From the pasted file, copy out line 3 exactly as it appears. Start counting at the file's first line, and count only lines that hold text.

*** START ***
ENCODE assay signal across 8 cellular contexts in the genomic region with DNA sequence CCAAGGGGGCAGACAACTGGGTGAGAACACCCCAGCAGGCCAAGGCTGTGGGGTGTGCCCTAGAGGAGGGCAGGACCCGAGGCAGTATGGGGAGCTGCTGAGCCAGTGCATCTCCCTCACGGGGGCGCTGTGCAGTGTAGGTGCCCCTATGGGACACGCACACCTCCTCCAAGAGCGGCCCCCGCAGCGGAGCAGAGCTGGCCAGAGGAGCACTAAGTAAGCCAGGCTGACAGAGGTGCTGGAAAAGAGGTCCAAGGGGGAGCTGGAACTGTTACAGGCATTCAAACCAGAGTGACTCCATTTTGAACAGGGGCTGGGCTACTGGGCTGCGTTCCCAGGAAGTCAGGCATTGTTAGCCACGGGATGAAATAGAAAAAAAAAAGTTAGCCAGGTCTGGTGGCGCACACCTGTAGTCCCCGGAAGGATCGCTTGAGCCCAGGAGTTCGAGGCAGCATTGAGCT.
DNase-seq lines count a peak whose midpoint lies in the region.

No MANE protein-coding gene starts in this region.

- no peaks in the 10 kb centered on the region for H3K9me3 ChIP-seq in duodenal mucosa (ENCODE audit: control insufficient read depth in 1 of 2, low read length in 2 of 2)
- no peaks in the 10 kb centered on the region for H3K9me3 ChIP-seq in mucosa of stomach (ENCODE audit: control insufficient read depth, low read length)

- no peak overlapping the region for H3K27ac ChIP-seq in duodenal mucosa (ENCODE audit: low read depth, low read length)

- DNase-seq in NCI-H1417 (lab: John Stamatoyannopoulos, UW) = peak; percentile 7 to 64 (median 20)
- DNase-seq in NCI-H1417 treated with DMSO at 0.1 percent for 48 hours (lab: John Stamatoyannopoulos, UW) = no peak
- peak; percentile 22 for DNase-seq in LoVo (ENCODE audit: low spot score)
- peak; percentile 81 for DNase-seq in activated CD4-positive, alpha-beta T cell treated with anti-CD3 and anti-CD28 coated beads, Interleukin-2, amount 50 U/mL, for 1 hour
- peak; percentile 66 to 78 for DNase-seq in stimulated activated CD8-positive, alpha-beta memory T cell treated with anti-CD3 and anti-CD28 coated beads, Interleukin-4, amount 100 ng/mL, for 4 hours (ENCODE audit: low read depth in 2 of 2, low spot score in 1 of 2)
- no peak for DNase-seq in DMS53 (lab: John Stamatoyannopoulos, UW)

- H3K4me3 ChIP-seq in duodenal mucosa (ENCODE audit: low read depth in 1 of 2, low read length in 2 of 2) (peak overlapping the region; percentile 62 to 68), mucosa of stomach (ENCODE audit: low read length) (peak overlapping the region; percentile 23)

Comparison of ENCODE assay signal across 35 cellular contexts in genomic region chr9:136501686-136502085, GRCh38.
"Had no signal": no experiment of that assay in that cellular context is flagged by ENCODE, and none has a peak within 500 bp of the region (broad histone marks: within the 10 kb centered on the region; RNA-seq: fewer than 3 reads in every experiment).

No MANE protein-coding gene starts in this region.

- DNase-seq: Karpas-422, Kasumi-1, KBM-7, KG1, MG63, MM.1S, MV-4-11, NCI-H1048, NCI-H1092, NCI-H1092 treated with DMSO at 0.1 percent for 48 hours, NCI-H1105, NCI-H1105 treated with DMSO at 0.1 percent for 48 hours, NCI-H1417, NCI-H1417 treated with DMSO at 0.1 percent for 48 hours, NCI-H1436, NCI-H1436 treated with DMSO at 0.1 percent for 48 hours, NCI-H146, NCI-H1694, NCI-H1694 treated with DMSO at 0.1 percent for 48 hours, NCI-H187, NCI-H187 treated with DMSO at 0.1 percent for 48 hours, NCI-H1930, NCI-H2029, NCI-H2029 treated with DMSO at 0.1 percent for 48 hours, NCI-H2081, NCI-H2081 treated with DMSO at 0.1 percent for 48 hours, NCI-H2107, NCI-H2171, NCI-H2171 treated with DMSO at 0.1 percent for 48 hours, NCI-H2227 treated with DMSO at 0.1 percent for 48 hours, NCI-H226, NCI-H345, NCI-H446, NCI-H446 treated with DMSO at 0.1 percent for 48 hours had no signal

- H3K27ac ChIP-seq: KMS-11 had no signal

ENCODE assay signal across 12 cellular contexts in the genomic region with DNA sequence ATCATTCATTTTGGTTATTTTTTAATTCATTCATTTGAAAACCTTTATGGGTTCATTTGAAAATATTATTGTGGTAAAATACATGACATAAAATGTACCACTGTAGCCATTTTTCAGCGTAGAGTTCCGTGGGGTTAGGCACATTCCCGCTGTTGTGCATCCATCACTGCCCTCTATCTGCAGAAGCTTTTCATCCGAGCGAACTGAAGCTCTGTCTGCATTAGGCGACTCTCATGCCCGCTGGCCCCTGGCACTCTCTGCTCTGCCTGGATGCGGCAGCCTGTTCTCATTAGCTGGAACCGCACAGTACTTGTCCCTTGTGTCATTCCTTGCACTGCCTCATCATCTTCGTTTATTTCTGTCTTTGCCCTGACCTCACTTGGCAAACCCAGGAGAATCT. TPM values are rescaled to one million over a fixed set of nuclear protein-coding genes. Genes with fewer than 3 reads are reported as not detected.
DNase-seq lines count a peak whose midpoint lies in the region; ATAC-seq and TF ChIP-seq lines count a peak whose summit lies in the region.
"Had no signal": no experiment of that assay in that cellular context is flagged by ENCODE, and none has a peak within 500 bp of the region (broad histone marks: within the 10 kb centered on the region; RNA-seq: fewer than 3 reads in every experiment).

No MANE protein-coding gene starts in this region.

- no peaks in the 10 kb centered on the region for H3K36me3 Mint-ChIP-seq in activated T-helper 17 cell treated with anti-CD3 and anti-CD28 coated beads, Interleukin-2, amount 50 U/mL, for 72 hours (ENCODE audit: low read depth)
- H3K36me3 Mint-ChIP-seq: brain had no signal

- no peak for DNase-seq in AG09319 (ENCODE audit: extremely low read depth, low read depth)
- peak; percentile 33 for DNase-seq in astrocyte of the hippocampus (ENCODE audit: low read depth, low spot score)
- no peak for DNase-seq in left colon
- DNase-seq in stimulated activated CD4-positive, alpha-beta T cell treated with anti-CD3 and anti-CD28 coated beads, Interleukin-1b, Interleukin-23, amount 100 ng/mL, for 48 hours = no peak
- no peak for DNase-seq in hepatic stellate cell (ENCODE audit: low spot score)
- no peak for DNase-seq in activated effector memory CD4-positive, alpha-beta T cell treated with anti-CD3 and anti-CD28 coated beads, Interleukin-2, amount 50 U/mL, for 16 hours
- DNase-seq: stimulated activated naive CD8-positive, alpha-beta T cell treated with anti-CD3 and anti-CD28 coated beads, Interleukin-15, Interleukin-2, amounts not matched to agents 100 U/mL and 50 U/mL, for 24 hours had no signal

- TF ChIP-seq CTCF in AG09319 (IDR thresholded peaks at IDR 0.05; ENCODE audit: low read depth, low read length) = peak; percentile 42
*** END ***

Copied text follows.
No MANE protein-coding gene starts in this region.